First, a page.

This post contains the final section (Part V) of Mending Fences, my attempt to grapple with how to handle religious differences (here is Part I of this series).
Where do we go from here?
It doesn’t take a genius to see that religion is deeply important to believers. You can see it in their eyes when a skeptic questions their tenets of “faith.” To me, that “look” is as though the skeptic is trying to tempt them to abandon the safety of a pre-modern community, which would cause them to get eaten by wolves in the forest. That’s the look I often get (or perhaps I’m projecting).
Even if the crazy things believers say aren’t true, they seem important to believers. When skeptics start to circle believers and display their skeptical questions, it seems to believers that we are tying to destroy something that is vitally important to them. Most good-hearted believers change the topic or run away. Other believers become aggressive or even violent. This puzzle some atheists, but wouldn’t you become violent if someone tried to destroy something you believed to be critically important? How, for example, would you feel if someone defaced your mother’s grave? Would you stay calm? Or would become angry? Maybe we don’t understand why believers believe their far-fetched religious stories, but certainly should be able to understand their emotional reactions when skeptics seem to take delight defacing and destroying aspects of religion that (somehow) have value for a believer.
Still, where does this bizarre stand-off leave us?
Atheists are now in the process of streaming out of our closets, and nothing is going to stop us. Nonetheless, it’s time to carefully refine our long-term mission. If religious moderates become convinced that we are obsessed with de-converting them, they will push us back and resist working with us on pressing social causes. This sort of confrontation also tends to harden and exaggerate the positions of both extremes.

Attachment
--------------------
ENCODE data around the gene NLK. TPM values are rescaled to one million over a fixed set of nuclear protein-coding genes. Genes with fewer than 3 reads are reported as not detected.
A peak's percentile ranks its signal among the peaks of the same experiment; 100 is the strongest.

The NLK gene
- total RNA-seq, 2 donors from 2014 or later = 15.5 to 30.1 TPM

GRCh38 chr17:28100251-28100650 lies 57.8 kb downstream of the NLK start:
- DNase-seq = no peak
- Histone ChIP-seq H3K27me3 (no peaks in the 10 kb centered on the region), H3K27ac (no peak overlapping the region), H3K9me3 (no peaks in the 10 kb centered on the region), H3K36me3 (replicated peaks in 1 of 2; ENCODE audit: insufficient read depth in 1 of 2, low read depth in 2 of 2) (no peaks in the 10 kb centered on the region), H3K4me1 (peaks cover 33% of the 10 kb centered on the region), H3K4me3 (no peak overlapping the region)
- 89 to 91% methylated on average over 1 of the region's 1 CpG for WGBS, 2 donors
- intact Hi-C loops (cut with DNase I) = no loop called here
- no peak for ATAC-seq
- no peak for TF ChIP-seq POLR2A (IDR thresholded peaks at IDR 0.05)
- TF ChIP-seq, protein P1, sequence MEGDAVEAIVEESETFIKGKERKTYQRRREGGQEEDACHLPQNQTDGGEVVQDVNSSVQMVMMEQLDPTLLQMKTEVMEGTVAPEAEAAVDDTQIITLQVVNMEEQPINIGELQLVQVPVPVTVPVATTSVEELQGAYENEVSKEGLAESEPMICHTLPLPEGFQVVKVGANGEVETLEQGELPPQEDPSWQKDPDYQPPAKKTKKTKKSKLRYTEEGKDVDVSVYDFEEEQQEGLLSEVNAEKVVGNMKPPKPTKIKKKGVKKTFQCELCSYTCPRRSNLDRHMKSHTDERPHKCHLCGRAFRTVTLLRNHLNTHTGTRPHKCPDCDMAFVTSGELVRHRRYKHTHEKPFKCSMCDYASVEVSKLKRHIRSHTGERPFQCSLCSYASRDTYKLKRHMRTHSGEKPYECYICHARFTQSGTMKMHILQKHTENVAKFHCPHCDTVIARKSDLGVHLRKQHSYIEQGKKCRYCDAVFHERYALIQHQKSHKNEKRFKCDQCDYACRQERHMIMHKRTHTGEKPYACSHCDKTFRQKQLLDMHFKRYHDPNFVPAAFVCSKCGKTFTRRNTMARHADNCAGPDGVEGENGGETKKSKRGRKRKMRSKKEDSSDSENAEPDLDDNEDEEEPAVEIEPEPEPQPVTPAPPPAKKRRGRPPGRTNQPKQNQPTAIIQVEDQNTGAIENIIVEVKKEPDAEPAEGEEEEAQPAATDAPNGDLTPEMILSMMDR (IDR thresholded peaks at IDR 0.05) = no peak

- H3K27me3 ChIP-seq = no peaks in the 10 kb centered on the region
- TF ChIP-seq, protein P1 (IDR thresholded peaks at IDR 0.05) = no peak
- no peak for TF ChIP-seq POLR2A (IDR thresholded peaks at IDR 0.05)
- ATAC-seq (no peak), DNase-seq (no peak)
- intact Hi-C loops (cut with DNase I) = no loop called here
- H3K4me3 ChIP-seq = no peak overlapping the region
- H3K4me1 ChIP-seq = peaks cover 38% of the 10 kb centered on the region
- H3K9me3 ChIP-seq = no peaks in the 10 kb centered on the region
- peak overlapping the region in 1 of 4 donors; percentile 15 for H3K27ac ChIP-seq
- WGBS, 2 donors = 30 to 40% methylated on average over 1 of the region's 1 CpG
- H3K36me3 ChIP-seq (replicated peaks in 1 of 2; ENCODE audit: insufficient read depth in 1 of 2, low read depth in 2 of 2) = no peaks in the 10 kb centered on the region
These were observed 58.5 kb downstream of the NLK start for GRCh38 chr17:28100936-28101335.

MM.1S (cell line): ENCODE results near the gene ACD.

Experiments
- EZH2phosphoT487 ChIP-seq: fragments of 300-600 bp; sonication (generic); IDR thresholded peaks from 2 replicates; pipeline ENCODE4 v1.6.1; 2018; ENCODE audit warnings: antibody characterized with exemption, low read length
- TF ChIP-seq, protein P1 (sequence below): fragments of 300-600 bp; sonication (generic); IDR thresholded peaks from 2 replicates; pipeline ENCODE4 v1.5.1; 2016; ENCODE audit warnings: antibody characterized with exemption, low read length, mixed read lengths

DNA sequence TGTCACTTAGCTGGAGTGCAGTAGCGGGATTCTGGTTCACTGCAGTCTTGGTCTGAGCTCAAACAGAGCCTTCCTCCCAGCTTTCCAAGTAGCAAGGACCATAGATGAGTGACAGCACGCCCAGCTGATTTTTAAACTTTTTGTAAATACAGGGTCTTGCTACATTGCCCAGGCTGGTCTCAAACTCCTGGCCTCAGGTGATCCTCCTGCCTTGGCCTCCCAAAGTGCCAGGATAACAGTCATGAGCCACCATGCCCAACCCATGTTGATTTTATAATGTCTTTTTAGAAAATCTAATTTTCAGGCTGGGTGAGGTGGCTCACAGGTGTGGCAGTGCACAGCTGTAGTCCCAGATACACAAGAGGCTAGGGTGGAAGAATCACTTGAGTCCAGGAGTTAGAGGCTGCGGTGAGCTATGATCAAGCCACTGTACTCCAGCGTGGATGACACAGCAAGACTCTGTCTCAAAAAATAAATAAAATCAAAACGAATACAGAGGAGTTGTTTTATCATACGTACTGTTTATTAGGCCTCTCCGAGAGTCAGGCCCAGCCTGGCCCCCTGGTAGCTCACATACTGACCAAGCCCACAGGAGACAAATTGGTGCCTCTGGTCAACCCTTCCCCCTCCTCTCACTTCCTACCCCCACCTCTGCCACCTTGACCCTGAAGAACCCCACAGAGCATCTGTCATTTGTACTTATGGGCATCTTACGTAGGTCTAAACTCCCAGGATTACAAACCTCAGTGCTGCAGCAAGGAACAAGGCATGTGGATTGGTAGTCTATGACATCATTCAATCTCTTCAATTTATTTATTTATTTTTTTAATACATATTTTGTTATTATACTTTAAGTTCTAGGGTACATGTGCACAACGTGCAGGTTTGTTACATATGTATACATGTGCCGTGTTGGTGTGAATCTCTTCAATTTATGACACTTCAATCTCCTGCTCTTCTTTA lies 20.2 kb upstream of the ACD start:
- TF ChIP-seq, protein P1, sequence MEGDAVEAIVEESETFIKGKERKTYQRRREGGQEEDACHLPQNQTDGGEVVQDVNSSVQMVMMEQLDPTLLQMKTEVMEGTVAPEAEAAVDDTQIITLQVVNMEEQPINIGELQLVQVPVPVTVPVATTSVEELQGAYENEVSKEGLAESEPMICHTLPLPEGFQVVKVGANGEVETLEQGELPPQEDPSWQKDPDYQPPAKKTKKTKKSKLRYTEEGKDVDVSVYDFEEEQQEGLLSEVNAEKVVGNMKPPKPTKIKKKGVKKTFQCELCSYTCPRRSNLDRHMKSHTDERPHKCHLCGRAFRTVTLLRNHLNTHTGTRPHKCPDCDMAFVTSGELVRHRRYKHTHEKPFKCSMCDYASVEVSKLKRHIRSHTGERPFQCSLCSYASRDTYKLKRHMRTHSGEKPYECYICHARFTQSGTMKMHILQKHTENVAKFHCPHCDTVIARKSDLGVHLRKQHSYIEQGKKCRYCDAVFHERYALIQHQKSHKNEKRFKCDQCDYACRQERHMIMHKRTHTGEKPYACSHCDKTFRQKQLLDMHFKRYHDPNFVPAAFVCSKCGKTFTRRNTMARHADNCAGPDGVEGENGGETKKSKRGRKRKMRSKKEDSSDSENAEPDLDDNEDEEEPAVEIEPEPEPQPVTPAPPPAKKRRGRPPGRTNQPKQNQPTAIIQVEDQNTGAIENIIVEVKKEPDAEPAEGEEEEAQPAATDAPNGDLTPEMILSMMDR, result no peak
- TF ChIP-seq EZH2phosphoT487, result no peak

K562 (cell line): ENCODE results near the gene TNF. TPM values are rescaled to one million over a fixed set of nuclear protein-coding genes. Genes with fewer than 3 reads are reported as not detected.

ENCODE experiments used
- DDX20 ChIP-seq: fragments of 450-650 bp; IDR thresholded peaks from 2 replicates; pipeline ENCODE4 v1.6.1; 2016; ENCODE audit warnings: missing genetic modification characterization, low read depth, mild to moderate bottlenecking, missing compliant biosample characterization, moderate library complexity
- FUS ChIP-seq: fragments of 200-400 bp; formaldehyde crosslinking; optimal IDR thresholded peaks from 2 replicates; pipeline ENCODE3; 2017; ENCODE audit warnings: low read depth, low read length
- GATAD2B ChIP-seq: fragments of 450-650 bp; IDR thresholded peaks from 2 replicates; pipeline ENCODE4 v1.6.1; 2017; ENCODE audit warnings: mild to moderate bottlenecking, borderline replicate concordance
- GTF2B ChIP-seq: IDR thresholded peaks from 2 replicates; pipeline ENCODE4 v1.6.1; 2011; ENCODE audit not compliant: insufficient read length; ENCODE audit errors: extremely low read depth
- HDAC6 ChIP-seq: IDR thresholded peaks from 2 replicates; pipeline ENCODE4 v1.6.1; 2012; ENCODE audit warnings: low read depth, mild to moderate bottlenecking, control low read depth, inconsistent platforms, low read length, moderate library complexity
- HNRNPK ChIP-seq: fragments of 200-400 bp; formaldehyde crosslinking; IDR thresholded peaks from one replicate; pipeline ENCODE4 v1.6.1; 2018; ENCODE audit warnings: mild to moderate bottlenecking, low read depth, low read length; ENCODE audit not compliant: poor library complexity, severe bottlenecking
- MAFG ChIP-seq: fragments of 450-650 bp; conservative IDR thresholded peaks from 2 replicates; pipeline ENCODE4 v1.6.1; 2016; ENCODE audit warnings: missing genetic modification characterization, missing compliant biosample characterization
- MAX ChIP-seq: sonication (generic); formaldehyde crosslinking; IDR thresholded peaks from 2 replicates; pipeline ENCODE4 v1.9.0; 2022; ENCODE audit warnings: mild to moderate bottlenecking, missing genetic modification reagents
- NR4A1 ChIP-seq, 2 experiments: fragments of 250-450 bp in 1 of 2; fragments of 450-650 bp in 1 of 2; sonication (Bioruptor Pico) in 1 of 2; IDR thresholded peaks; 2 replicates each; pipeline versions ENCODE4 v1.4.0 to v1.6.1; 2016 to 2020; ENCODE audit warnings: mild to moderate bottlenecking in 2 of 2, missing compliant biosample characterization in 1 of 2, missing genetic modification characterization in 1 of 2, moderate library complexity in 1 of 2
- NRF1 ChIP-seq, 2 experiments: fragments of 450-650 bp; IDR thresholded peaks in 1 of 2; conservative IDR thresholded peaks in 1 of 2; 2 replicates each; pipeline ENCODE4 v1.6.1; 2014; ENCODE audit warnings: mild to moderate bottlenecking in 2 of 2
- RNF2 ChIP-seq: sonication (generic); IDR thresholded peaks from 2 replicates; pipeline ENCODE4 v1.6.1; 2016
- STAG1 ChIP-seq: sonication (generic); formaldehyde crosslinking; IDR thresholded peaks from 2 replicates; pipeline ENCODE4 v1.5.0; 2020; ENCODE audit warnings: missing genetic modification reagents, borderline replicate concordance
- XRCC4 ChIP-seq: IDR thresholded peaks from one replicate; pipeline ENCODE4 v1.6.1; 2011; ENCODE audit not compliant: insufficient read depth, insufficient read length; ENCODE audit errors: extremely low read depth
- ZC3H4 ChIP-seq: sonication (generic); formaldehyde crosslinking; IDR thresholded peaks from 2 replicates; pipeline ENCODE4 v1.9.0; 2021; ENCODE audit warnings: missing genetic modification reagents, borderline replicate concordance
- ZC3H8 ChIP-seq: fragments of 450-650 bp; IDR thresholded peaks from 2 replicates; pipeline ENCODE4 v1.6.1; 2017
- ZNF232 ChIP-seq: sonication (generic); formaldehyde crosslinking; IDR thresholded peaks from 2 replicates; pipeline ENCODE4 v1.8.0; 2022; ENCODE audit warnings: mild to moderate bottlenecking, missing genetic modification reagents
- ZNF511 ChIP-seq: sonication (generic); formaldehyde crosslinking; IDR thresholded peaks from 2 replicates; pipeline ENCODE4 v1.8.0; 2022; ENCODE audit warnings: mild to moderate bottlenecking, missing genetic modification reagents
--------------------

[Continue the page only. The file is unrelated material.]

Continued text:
In my experience, the anti-religion atheists have needlessly antagonized believers by making it their mission to de-convert them by chastising them and calling them stupid. This approach causes temperatures to rise, polarizing the two camps and encouraging the vocal minorities of both camps to call each other “stupid” and “immoral.” This is not a solution to any conceivable problem.
Although the intellectual work of new atheists is oftentimes commendable, their way of putting their work into practice constitutes ham-fisted diplomacy. Calling someone foolish and telling him what to believe rarely gets a desired result. It’s certainly never worked on you, right? Much more likely, such tactics cause an equal and opposite reaction. In fact, marriage expert John Gottman has scientifically shown that the tactics commonly used by anti-religion new atheists are the perfect recipe for destroying working relationships. See Gottman’s The Seven Principles for Making Marriage Work, where he demonstrates that there is no better way to destroy a working relationship than to employ the following four techniques, which he labels “the Four Horsemen”:
A) Attacking another’s character or personality;
B) Showing contempt through such things as sneering, sarcasm, cynicism, name-calling, eye-rolling, mockery and hostile humor.
C) Defensiveness that proclaims that “The problem isn’t me, it’s you.” And
D) Stonewalling: tuning out completely.
Gottman points out that these tactics are almost always destructive to a working relationship, regardless of who is “correct.”
I have written this chapter to challenge atheists, insofar as they function as a collective, to focus their primary mission to demanding society-wide tolerance of atheists. This simple but critically important goal would be acceptable, even laudable, for many believers, and it would also win for us much of what we need. Our end game would be to discourage political officeholders, media outlets and individuals from characterizing all atheists as irresponsible and immoral. Rather, we should be judged based on the “content of our character.” We should be able to be teachers, politicians, parents without it being acceptable for people to publicly smear us as incompetent or immoral simply because we don’t believe in imaginary beings.